Persistent Link:
http://hdl.handle.net/10150/291749
Title:
Shown alone: Solo performance as a rehearsal for democracy
Author:
Abrams, Lesley
Issue Date:
2003
Publisher:
The University of Arizona.
Rights:
Copyright © is held by the author. Digital access to this material is made possible by the University Libraries, University of Arizona. Further transmission, reproduction or presentation (such as public display or performance) of protected items is prohibited except with permission of the author.
Abstract:
The popularity of politically engaged and autobiographical theatrical solo performance grew at the end of the twentieth century in the United States. Why? Using performance texts, videos, live performance and interviews, as well as sociological texts, categories of solo performance were created, revealing commonalities among performers. As expected, it was discovered that there is no single reason for the surge in the art form. The rise of technology, the empowerment movements of the sixties and seventies, an increased emphasis on self-actualization, a decrease in communal activities and postmodernism in art were significant contributors. Economic pressures contribute to why artists choose to go alone, but solo performance is also a means of political discourse and dissent. The relationship between audience and performer mirrors the ritual of witnessing, allowing audiences to empathize with the socio-political experiences of others. Solo performance becomes a form of democratic participation when seen from this perspective.
Type:
text; Thesis-Reproduction (electronic)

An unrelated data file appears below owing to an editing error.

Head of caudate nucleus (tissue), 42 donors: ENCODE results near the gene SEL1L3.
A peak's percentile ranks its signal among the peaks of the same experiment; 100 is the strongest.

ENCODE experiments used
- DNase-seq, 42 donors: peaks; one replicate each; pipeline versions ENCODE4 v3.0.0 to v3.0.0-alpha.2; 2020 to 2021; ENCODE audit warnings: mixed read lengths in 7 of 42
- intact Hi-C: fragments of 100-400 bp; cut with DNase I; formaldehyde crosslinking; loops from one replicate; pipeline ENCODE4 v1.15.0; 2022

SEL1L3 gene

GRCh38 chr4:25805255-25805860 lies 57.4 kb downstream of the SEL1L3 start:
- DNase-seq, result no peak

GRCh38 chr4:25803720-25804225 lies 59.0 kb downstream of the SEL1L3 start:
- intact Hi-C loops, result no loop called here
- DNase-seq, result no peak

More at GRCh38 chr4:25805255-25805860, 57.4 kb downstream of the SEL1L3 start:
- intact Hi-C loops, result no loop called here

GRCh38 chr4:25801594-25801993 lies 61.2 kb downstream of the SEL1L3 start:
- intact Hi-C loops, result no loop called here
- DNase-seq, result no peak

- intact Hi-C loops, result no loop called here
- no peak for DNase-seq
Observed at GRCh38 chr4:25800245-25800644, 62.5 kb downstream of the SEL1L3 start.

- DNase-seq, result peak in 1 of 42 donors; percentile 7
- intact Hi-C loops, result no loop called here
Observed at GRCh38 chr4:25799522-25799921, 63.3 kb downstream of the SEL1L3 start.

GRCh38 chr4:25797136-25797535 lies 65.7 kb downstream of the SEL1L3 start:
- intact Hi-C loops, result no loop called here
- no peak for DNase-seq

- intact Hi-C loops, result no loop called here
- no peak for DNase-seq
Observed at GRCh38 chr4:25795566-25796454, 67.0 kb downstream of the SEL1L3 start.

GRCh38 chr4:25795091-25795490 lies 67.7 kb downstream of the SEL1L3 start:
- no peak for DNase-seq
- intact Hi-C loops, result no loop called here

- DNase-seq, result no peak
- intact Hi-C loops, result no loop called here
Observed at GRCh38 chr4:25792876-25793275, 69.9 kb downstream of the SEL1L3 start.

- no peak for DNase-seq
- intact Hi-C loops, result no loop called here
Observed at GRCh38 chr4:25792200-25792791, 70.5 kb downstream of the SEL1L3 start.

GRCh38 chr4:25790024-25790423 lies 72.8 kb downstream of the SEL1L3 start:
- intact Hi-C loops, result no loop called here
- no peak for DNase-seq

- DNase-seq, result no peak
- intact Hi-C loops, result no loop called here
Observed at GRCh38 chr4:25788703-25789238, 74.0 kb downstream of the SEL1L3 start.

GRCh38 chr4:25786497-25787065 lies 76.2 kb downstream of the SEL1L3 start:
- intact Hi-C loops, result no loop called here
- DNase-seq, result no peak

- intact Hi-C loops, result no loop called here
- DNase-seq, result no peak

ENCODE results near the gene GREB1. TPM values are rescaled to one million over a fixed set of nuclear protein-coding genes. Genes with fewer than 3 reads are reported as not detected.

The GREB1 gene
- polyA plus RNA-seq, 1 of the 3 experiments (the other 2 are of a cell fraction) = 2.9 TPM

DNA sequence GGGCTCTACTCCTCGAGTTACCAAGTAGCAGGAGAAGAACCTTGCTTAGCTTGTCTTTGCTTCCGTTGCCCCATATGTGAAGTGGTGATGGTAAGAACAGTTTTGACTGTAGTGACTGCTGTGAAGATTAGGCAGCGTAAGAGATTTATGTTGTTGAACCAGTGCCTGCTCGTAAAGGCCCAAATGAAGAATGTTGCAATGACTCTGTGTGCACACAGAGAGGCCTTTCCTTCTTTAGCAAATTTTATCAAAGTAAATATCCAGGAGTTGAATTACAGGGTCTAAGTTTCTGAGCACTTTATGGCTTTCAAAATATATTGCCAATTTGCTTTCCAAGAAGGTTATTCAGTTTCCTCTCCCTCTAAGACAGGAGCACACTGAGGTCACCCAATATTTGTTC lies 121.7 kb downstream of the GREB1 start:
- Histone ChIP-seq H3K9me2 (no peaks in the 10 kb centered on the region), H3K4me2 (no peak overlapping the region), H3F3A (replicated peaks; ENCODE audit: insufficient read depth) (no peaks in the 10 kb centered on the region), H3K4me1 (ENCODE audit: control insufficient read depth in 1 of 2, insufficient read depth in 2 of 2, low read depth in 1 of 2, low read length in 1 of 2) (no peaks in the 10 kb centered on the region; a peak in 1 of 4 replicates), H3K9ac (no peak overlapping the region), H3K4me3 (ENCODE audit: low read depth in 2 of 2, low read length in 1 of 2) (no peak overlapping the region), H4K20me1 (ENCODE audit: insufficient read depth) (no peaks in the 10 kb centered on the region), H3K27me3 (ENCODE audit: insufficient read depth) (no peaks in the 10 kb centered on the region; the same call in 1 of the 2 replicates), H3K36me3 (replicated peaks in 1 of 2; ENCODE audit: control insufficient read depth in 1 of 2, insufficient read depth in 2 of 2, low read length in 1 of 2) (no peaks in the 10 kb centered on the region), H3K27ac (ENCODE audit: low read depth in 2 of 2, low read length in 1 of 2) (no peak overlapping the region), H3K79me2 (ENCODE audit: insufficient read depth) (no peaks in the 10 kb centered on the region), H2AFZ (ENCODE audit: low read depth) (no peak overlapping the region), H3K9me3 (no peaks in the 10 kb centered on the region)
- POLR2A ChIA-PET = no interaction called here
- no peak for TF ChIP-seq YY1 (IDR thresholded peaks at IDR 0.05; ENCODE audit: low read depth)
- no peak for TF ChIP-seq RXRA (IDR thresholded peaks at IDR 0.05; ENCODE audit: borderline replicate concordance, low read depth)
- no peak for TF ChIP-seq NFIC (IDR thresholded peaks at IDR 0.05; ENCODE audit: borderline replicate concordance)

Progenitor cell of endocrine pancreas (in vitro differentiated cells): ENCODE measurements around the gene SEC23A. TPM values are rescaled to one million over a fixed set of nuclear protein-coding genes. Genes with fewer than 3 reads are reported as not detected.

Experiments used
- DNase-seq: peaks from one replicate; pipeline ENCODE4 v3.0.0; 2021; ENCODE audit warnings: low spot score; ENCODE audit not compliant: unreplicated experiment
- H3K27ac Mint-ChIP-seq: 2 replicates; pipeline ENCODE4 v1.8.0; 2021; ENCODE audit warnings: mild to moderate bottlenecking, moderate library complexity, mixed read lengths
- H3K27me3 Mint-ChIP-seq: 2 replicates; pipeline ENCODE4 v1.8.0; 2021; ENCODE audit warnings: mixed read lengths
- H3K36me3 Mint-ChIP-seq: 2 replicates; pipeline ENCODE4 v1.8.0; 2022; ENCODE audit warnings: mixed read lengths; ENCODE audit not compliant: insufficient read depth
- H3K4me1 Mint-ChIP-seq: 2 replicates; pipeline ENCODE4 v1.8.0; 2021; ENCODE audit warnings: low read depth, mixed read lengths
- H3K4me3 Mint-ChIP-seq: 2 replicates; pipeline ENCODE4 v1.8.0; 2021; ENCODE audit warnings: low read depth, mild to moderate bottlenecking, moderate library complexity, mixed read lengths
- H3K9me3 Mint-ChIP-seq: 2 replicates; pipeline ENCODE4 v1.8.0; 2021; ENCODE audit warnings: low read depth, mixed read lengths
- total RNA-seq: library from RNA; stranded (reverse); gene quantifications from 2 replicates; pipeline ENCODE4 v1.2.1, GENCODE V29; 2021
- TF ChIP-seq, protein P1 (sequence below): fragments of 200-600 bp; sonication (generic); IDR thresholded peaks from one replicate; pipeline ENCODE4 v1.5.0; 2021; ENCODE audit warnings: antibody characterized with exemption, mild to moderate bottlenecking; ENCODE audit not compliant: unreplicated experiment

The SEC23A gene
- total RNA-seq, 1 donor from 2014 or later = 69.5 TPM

Keywords:
Theater.
Degree Name:
M.A.
Degree Level:
masters
Degree Program:
Graduate College; Theatre Arts
Degree Grantor:
University of Arizona
Advisor:
Sebesta, Judith

Full metadata record

DC FieldValue Language
dc.language.isoen_USen_US
dc.titleShown alone: Solo performance as a rehearsal for democracyen_US
dc.creatorAbrams, Lesleyen_US
dc.contributor.authorAbrams, Lesleyen_US
dc.date.issued2003en_US
dc.publisherThe University of Arizona.en_US
dc.rightsCopyright © is held by the author. Digital access to this material is made possible by the University Libraries, University of Arizona. Further transmission, reproduction or presentation (such as public display or performance) of protected items is prohibited except with permission of the author.en_US
dc.description.abstractThe popularity of politically engaged and autobiographical theatrical solo performance grew at the end of the twentieth century in the United States. Why? Using performance texts, videos, live performance and interviews, as well as sociological texts, categories of solo performance were created, revealing commonalities among performers. As expected, it was discovered that there is no single reason for the surge in the art form. The rise of technology, the empowerment movements of the sixties and seventies, an increased emphasis on self-actualization, a decrease in communal activities and postmodernism in art were significant contributors. Economic pressures contribute to why artists choose to go alone, but solo performance is also a means of political discourse and dissent. The relationship between audience and performer mirrors the ritual of witnessing, allowing audiences to empathize with the socio-political experiences of others. Solo performance becomes a form of democratic participation when seen from this perspective.en_US
dc.typetexten_US
dc.typeThesis-Reproduction (electronic)en_US
dc.subjectTheater.en_US
thesis.degree.nameM.A.en_US
thesis.degree.levelmastersen_US
thesis.degree.disciplineGraduate Collegeen_US
thesis.degree.disciplineTheatre Artsen_US
thesis.degree.grantorUniversity of Arizonaen_US
dc.contributor.advisorSebesta, Judithen_US
dc.identifier.proquest1414223en_US
dc.identifier.bibrecord.b44417615en_US
All Items in UA Campus Repository are protected by copyright, with all rights reserved, unless otherwise indicated.